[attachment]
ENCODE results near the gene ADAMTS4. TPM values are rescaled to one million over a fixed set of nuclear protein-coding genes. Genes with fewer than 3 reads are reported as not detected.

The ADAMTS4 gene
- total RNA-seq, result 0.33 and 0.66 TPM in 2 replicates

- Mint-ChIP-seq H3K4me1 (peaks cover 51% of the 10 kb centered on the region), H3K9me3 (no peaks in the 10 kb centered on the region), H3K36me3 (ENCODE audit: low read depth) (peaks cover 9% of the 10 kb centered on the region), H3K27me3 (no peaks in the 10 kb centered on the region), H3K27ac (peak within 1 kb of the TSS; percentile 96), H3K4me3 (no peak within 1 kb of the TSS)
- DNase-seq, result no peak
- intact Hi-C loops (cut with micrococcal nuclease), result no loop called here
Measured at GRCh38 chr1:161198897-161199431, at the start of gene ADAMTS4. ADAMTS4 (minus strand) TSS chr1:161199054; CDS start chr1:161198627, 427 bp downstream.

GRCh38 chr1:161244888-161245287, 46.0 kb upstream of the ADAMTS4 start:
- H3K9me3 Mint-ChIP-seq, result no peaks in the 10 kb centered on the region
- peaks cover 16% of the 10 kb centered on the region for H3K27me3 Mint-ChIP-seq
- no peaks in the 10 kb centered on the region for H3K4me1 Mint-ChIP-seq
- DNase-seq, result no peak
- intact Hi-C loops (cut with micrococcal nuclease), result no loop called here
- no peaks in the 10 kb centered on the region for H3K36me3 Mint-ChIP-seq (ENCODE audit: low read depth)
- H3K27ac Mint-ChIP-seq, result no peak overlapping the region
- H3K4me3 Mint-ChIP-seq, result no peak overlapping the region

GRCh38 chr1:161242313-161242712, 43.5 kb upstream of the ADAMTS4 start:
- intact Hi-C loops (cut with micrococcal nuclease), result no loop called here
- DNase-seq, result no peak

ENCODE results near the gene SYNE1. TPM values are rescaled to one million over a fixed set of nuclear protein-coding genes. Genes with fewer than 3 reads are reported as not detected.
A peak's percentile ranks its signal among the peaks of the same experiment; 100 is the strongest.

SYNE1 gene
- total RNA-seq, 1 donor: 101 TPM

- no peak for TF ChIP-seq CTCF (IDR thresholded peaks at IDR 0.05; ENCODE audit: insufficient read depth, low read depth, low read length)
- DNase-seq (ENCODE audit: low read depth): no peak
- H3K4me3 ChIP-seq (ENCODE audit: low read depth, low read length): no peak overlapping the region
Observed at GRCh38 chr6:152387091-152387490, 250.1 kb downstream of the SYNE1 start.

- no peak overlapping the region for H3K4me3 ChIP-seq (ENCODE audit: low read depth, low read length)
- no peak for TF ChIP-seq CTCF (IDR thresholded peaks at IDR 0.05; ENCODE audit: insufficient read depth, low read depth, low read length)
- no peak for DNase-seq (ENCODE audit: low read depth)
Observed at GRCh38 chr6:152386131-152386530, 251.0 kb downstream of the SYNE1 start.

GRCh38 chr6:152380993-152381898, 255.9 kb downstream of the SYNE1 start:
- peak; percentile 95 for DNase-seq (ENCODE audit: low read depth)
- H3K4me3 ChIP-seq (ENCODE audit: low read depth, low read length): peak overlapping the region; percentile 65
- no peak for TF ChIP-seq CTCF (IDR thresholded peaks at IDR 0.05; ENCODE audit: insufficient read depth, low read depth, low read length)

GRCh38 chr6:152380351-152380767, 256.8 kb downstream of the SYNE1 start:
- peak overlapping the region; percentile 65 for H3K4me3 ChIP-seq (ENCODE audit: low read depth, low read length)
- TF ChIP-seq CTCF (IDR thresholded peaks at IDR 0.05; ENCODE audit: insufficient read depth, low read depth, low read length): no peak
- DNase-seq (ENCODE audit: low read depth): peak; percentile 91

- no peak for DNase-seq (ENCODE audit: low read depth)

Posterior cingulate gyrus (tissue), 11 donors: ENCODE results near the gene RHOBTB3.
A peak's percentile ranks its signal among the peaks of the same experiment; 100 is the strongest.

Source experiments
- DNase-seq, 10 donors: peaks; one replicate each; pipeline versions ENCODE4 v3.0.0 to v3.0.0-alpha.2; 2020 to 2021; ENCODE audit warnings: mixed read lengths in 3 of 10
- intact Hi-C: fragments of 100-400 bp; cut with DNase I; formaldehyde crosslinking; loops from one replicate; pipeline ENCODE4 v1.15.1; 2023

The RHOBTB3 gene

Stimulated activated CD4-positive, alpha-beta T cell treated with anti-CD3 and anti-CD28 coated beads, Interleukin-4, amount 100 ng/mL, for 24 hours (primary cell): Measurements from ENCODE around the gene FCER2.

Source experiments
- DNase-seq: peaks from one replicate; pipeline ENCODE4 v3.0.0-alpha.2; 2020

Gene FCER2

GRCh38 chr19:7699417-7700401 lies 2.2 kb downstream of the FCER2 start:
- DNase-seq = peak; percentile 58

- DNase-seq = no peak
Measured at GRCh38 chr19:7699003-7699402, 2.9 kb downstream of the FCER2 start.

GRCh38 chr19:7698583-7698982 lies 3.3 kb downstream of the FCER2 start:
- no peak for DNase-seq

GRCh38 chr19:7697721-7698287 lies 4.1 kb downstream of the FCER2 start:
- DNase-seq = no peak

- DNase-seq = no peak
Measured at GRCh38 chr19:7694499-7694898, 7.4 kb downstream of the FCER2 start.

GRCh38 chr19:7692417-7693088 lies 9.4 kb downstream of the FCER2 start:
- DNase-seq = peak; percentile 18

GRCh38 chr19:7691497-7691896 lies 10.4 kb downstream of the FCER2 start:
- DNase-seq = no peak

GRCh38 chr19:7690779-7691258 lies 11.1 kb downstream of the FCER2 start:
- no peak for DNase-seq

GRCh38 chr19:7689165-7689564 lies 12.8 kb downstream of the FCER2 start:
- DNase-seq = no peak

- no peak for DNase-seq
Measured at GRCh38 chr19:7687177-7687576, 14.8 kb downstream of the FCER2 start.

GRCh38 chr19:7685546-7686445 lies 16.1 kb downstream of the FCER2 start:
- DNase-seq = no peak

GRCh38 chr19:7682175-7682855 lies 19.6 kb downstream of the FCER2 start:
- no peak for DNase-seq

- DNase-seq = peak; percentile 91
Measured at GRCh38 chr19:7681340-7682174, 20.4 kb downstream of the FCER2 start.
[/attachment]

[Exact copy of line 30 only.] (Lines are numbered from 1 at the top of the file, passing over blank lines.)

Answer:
- no peak for DNase-seq (ENCODE audit: low read depth)